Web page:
| March 7th, 2018

Gender Fluidity: Breaking Barriers?

By: journeymagazine
Gender Fluidity: Breaking Barriers?

By| Javon Cohen


Gender Fluidity got its first wake up call when it was introduced in fashion industry that caused a shift toward a gender-fluid society. But how does this conception trickle down to becoming the norm on a college campus and its influences on how people chooses to dress. Is Gender fluidity something that society should taboo or do people have the right to make their own decisions.

With fashion designers such as Grace Jones, Thom Browne, Alessandro Michele, Marc Jacobs, Shayne Oliver, putting men in skirts, women in tuxedos, and making unisex clothing the trend embraces the notion of gender fluidity, or a more flexible range of gender expression.

But how do notions of the fashion trickle down to people who identify as gender fluid? And how does that influence the way someone dresses and the opinions and attitude it leaves on a society. The answer and views might not be what you expect but it does take a step in the right direction filled with tolerance, acceptance and diversity.

According to Urban Dictionary, “Gender Fluid is a gender identity best described as a dynamic mix of boy and girl. A person who is Gender Fluid may always feel like a mix of the two traditional genders, but may feel more boy some days, and more girl other days.

Being Gender Fluid has nothing to do with which set of genitalia one has, nor their sexual orientation.”

The way a person dresses can say a lot about them but doesn’t capture their entire identity and personality. Likewise, non-binary people may be leading the charge in confronting fashion’s gender conventions, but their styles are not the end of what it means to be gender fluid. This active reversal of the many ways in which gender roles are forced on us but have grown from generations of people struggling to be recognized and self-defined, despite what others might think.

Now more than ever in the media, we see a storm of individuals testing the waters and becoming the social norm by wearing clothing typically utilized by the other gender. Jaden Smith has recently made his way onto an ad for Louis Vuitton’s womenswear, pictured in a skirt. Actions like this could be a move in the direction to break barriers between society and gender Fluidity.

“I do believe as far as fashion goes it is becoming very androgynous and we aren’t even noticing it, it’s more acceptable to wear somethings that our parents would question growing up,” Said Zeff Manneus, a freshman at Florida A&M University.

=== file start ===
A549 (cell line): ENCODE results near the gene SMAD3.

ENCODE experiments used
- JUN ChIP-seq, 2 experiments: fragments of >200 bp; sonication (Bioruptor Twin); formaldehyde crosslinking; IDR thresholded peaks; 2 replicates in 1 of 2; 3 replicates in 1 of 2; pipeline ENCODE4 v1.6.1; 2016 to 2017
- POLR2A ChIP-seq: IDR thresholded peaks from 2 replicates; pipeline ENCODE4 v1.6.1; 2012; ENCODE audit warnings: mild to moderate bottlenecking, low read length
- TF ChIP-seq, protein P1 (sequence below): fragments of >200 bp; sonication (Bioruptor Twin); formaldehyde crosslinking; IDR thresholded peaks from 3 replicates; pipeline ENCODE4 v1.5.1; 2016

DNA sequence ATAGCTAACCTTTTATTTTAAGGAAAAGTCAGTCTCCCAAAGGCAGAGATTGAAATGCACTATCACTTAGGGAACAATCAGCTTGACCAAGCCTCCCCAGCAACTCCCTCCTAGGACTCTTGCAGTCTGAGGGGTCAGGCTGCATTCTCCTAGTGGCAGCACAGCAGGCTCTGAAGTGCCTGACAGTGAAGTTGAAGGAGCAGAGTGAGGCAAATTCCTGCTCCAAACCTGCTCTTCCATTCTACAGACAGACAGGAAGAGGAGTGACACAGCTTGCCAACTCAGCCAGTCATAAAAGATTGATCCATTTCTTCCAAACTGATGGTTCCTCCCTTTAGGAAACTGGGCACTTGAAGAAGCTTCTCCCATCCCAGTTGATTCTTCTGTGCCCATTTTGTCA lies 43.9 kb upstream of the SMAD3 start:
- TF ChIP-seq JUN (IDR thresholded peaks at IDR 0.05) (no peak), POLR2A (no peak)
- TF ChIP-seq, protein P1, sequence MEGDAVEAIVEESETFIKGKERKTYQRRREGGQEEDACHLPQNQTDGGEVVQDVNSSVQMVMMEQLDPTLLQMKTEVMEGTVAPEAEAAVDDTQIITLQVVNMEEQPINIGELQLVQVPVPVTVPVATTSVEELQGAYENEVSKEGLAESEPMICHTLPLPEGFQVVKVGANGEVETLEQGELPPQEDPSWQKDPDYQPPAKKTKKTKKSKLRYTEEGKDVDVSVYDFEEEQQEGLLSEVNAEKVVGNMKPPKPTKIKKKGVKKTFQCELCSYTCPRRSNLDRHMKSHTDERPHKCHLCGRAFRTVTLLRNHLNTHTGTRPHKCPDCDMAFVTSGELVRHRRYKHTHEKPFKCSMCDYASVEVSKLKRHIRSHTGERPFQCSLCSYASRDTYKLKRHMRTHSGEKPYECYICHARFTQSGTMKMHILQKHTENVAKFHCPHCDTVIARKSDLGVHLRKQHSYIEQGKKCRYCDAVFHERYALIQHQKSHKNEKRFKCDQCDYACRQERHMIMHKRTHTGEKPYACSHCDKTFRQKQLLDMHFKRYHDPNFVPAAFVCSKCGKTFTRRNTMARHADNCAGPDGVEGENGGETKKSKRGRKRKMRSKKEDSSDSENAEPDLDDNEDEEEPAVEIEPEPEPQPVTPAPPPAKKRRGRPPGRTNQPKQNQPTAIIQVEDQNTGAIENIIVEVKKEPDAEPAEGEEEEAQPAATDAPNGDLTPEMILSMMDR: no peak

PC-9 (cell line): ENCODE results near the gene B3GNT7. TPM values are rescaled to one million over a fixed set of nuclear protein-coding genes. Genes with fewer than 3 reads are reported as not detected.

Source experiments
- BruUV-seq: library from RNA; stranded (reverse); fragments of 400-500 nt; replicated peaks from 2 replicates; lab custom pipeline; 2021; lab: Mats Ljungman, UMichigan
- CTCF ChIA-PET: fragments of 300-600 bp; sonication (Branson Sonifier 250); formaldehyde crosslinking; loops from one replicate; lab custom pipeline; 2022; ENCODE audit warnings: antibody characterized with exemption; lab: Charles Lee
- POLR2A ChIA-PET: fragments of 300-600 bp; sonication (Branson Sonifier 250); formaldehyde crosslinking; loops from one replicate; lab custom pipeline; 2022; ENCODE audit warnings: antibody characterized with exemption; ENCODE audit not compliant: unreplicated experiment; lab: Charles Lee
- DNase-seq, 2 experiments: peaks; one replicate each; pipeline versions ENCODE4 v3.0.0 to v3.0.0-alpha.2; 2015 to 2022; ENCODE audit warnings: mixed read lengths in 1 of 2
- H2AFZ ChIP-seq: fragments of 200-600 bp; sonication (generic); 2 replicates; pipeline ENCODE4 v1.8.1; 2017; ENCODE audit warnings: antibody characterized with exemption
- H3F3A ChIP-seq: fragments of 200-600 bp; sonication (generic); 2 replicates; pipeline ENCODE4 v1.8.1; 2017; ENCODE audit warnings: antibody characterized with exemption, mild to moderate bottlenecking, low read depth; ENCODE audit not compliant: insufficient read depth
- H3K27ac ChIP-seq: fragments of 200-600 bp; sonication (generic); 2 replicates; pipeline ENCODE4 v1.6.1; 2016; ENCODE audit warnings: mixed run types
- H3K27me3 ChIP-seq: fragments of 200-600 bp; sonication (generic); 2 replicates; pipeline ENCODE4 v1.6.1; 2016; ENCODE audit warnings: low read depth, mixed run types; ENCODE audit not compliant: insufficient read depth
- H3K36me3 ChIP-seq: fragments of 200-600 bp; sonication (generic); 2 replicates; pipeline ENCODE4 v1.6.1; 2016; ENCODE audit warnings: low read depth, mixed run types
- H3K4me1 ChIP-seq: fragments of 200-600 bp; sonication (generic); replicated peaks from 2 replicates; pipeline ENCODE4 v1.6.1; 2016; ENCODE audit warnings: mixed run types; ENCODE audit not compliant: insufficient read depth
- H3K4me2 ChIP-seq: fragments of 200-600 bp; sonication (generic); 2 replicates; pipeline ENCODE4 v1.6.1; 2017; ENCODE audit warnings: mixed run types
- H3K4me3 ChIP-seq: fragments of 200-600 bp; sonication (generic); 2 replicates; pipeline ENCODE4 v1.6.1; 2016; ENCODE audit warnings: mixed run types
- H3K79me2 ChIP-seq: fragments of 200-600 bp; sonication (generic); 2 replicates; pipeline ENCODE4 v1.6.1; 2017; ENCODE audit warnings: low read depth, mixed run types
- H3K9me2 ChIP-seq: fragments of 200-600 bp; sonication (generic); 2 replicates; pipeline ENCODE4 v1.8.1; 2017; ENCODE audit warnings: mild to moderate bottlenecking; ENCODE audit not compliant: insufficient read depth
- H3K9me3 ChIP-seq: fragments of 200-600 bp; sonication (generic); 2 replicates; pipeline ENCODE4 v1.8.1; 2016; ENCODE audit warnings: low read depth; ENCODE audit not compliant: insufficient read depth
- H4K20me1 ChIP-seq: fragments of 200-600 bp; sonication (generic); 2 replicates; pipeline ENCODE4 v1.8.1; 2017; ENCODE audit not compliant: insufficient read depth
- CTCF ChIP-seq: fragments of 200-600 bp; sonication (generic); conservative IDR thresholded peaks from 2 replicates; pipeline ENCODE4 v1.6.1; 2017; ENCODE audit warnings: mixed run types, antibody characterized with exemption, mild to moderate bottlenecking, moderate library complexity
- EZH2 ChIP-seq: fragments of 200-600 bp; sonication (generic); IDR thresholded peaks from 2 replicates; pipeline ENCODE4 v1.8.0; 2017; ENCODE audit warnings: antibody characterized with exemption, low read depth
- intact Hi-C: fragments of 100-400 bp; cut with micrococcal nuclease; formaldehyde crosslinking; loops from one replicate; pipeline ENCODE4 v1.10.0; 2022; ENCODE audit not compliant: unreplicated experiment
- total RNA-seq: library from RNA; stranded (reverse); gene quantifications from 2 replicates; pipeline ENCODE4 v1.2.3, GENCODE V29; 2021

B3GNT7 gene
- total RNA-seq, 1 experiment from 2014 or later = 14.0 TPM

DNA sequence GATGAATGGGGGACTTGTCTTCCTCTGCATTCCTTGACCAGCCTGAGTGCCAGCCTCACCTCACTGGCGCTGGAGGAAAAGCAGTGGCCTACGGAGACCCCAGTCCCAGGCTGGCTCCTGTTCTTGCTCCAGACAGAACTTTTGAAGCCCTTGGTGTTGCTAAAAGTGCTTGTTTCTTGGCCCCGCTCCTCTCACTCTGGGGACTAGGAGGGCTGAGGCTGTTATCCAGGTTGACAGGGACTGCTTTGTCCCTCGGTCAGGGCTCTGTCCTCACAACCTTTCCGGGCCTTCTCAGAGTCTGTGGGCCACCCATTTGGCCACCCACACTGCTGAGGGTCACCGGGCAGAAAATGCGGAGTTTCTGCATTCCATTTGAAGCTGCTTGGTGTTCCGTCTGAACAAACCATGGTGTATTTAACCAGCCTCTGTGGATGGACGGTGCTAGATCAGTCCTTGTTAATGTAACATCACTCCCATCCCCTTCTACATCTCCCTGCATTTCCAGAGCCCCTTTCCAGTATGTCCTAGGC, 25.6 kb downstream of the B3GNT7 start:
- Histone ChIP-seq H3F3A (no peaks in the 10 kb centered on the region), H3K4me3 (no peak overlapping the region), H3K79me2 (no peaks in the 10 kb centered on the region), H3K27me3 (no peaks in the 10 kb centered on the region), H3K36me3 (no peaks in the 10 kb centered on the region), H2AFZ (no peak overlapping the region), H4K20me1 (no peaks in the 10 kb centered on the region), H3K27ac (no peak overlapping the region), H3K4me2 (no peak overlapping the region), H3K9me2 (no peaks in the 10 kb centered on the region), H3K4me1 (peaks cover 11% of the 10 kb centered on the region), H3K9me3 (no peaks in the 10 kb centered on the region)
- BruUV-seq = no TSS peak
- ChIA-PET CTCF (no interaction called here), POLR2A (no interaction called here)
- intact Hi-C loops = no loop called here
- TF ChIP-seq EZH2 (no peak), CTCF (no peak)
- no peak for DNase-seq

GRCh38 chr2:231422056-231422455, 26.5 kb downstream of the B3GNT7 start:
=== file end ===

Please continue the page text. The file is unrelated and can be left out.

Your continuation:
“Those traits can be very subtle for us because we’re used to it. But fashion has been inspired by a majority of powerful fashion moguls that are also part of the LGBTQ community and a lot of them are gender fluid,” said Manneus.

Jasmine West, a Junior at Florida State University sees gender fluidity first hand, where there’s a Hispanic man that dresses in woman clothes on one day and male clothes on the next.

“I believe that as the fashion industry involves, so does our society because the LGBTQ community is forever growing and becoming the social norm that people are going to have to come to terms with,”said West.

Bryanna Dunning, Graduate student at Florida A&M University said, “Gender fluidity shouldn’t be feared or cause an epidemic, everyone has their own rights to be comfortable in their own skin.”

Homophobia isn’t the problem; the problems lies in the way society views the LGBTQ community instead of coming to understanding and walking a mile in their shoes.

Gender fluidity is a result of the freedom of expression to choose their own clothing.  In essence, their expression is just another form of art! It should not be bound by traditional gender roles. The taboo that certain genders are confined to wear or not wear various types of clothing or makeup should be removed. We all like to feel free, confident, comfortable, and ourselves. As a society, we should not feel limited in our options! All genders should be able to wear their clothes without shame or the approval from society.